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I wonder if it is correct to say the following to mean Mr.XXX was my mentor and helped me in learning the book. Could you suggest a better equivalent for what I am trying to say? To explain it better, I've taken a course and Mr.XXX is the teacher and the book (called YY, for example) is my course book.

I studied the book with Mr.XXX as my mentor/tutor/teacher.

  • Were you actually studying the book? Or was the book simply the textbook used in the class? and how formal are you trying to be here? In casual conversation with classmates I'd probably say, "Yeah, we used Salas and Hille for Cooper' Calc class too." – Jim Dec 29 '13 at 19:53
  • @Jim: Yes, I studied the book. It wasn't a public class, a class with about four or five students where the teacher or mentor used to read some pages of the book and explain it afterwards. It's a autobiography, formal context. – Gigili Jan 7 '14 at 16:10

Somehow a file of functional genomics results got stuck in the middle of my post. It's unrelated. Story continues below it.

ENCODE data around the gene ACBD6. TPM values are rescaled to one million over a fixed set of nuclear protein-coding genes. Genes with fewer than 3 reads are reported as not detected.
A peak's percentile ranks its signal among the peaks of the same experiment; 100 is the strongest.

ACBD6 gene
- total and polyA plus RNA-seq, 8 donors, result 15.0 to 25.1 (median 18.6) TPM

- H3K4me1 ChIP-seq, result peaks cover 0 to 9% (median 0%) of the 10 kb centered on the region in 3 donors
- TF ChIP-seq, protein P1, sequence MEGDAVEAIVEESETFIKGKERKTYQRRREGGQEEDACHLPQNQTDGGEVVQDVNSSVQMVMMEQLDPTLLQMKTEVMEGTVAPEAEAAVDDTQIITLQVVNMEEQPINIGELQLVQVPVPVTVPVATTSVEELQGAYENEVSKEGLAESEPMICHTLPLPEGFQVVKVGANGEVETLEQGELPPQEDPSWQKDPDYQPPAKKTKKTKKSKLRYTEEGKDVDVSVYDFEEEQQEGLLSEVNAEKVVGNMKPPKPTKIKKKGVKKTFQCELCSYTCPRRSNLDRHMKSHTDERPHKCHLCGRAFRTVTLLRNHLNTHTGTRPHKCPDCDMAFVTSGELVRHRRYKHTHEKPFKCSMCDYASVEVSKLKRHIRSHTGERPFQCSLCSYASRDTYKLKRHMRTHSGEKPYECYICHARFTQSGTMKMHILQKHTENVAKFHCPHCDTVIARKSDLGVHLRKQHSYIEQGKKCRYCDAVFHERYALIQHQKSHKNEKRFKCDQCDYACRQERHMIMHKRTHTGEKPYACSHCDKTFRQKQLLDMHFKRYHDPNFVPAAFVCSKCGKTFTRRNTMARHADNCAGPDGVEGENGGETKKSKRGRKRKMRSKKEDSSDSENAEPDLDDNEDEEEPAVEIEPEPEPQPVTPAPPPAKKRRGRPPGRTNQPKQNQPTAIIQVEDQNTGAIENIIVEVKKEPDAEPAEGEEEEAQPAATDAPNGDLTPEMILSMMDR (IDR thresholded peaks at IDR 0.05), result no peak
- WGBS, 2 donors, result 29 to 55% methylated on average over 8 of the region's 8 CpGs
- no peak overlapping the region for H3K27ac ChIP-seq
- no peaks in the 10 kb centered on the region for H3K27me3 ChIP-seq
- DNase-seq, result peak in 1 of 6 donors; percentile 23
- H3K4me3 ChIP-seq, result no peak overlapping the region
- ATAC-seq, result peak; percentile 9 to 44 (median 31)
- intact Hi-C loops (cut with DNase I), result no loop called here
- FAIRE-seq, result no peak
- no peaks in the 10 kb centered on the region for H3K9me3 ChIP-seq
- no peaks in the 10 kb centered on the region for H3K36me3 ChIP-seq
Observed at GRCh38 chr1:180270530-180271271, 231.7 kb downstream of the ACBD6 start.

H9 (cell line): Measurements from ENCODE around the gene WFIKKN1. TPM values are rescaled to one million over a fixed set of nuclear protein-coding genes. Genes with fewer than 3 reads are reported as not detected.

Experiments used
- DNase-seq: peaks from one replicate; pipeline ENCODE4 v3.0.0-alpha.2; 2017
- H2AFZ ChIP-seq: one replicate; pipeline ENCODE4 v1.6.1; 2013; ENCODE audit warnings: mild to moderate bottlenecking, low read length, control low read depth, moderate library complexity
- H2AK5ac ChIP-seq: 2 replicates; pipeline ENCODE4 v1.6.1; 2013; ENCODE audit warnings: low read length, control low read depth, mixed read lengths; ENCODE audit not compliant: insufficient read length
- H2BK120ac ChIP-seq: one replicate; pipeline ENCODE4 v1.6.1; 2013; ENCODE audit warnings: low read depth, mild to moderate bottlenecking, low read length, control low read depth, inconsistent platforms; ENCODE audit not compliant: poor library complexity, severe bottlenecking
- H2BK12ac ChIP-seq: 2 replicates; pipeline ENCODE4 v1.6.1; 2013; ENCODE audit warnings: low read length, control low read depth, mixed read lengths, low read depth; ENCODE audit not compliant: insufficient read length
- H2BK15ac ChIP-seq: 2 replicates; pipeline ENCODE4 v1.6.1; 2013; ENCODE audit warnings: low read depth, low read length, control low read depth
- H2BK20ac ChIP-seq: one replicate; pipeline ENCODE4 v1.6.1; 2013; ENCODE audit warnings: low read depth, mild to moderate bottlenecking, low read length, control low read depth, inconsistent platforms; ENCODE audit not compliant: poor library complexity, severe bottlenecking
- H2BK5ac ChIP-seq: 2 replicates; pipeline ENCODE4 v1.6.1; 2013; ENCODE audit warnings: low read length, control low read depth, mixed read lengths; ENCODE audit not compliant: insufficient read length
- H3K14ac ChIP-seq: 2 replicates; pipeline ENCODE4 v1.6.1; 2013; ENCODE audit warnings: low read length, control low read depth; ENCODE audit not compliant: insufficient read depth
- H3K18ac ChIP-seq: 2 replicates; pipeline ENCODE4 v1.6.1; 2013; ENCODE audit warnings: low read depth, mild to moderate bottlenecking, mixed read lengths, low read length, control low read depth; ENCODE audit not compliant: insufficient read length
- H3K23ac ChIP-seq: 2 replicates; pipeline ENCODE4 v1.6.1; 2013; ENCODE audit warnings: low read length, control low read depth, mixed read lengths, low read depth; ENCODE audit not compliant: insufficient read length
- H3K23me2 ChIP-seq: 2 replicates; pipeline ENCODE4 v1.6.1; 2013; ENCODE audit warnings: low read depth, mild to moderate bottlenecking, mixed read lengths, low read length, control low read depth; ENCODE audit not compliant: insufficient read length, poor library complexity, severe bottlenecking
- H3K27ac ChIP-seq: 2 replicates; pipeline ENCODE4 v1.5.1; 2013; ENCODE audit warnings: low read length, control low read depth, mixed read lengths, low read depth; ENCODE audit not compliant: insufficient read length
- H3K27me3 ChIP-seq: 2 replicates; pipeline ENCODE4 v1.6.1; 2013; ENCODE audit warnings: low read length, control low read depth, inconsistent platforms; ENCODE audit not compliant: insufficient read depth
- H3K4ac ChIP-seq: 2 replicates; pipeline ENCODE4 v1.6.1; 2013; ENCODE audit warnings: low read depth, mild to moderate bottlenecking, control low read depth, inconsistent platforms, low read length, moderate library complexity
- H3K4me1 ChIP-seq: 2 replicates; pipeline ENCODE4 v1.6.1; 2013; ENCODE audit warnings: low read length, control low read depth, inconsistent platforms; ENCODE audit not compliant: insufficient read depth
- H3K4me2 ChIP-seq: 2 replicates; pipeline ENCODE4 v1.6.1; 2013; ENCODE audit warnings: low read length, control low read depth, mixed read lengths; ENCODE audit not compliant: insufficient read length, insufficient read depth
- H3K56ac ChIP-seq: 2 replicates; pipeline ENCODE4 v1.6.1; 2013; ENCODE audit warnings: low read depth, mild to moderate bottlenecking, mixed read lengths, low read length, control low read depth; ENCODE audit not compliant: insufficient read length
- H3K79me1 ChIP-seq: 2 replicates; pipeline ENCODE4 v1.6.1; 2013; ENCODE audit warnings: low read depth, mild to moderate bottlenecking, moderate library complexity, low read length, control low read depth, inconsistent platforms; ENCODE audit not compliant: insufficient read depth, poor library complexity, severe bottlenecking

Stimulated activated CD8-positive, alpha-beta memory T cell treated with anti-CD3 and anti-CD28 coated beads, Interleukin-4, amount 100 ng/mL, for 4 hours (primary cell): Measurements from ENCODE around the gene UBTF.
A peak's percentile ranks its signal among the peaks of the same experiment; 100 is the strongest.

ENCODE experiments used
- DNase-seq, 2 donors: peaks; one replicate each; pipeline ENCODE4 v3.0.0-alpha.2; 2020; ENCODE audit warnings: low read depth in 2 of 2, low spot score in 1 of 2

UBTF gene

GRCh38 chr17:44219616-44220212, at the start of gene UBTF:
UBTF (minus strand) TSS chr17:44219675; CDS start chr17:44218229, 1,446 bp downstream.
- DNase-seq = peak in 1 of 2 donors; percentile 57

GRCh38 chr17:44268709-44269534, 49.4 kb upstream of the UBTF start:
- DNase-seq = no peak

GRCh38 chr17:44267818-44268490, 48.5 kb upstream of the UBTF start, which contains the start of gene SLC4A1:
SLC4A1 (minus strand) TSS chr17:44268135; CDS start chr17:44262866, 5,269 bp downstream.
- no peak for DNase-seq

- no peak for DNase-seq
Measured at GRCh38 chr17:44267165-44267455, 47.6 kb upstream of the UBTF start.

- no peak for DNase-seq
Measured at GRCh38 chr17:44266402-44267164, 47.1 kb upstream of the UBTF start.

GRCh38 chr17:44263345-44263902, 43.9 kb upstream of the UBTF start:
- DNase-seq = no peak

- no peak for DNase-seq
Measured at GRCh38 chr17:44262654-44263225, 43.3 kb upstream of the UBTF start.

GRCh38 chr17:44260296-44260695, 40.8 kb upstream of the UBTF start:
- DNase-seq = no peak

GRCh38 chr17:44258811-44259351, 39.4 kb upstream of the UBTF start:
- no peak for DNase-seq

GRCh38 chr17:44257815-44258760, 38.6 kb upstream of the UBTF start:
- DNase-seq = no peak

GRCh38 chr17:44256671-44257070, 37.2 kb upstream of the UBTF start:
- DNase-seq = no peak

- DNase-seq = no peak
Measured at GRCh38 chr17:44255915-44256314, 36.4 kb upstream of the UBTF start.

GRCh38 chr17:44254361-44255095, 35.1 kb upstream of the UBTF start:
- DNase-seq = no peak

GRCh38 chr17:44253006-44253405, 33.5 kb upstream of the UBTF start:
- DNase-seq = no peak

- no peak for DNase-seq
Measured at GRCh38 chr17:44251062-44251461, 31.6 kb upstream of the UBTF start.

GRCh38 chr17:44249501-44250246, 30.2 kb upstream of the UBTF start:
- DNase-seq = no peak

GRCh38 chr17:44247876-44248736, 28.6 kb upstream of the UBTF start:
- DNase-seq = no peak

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A typical saying would use "under":

I studied the book under Mr. XXX.

"Under" in this context suggests that Mr. XXX was a mentor or teacher of some sort and there was an explicit purpose in studying that particular book. This usage is mostly used to refer to entire subjects:

I studied mathematics under Mr. XXX.

But the saying would be understood with an individual work:

I studied Gödel, Escher, Bach: An Eternal Golden Braid under Mr. XXX.


If you want to more explicitly note Mr. XXX's role as a teacher you could say:

I studied the book in Mr. XXX's course.

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"I studied YY in Mr.XXX's course."

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